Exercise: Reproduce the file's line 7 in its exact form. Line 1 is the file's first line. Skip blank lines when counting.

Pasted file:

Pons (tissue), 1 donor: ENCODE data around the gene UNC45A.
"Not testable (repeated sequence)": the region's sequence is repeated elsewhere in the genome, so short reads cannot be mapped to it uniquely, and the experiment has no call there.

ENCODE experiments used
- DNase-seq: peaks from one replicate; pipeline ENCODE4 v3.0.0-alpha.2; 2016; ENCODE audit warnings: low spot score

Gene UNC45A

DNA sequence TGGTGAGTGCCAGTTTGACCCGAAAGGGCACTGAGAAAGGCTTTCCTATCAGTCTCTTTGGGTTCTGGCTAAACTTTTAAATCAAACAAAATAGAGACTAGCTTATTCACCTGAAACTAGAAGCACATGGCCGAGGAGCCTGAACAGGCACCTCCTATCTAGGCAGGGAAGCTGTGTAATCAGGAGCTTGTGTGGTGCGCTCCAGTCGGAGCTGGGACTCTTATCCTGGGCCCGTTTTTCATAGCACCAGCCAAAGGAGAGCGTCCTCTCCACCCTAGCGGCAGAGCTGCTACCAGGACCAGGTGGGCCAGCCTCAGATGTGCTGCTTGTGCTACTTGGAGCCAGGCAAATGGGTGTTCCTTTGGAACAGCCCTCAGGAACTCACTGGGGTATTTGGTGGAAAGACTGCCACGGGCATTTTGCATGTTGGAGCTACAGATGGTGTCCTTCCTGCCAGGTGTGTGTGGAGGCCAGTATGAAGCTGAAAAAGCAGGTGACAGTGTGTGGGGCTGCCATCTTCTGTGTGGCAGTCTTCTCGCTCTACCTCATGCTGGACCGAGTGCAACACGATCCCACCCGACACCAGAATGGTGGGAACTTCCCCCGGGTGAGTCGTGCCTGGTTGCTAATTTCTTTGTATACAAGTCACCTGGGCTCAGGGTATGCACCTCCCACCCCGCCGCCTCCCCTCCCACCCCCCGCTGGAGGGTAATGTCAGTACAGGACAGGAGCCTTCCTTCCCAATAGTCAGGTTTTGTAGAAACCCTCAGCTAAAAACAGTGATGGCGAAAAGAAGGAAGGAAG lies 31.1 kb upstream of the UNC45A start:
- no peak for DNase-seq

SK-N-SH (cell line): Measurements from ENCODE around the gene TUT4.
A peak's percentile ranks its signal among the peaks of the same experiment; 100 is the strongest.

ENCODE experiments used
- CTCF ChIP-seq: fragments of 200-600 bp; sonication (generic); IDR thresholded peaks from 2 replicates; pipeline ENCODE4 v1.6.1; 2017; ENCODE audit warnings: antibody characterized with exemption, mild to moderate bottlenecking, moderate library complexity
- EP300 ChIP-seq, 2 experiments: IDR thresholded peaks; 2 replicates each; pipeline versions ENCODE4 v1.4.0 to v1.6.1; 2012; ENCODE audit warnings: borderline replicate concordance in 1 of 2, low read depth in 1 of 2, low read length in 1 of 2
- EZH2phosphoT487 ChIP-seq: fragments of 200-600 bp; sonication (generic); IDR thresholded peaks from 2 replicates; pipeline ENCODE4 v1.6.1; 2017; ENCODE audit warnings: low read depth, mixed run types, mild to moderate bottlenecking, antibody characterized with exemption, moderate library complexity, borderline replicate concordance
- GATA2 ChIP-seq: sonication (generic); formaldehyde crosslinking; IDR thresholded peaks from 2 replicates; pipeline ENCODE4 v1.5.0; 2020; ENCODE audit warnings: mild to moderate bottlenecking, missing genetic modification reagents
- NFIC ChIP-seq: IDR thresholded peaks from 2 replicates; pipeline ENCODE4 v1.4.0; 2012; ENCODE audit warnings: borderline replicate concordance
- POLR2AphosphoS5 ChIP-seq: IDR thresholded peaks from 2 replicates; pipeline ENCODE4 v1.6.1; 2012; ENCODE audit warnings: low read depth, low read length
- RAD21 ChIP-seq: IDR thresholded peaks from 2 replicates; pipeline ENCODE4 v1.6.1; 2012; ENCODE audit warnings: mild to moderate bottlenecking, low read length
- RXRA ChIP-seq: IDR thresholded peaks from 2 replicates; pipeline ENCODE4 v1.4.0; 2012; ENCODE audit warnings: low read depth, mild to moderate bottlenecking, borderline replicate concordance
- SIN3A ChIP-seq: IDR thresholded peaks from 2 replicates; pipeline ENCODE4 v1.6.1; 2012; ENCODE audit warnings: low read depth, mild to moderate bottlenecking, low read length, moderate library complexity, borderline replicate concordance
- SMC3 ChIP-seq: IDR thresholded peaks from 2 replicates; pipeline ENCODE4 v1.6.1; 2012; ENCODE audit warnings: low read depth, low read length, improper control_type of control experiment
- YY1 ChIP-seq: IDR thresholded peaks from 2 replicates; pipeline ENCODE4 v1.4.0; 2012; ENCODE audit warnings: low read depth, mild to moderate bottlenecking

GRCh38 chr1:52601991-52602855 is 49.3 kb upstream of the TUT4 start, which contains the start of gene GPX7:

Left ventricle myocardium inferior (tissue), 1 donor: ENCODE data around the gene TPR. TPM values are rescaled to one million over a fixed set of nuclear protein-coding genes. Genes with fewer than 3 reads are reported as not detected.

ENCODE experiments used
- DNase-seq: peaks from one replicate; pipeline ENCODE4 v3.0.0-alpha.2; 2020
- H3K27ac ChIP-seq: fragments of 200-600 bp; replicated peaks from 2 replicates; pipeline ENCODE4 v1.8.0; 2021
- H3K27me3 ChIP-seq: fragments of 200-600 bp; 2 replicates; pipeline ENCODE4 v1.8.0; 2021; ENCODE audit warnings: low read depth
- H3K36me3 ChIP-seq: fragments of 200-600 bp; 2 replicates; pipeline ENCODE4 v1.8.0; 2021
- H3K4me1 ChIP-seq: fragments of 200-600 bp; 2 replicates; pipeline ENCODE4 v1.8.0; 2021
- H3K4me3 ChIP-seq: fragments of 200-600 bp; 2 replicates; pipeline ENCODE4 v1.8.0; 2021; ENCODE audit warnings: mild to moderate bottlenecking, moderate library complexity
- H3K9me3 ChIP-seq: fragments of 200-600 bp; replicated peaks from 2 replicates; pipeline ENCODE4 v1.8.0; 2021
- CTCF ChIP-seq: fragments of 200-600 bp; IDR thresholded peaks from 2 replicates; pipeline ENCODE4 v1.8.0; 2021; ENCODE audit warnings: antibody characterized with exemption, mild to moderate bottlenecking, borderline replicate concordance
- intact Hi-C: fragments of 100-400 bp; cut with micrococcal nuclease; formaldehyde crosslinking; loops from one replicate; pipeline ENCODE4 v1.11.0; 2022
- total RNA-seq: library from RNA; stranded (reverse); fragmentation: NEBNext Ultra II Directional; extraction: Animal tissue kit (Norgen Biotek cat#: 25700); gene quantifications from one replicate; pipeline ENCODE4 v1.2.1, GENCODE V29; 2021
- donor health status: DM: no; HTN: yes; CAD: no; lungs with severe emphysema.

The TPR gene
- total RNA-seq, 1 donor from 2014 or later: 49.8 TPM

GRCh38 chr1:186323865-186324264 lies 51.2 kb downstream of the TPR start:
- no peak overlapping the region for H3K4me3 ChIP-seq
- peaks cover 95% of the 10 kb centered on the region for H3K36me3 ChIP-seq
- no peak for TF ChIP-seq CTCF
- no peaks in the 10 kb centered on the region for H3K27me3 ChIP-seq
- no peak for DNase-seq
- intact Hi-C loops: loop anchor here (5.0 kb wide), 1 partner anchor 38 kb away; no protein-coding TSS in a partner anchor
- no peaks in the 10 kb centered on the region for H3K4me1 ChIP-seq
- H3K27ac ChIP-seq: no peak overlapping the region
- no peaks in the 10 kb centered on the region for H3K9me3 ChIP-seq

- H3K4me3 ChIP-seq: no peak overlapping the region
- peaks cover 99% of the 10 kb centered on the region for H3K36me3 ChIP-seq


- no peak for DNase-seq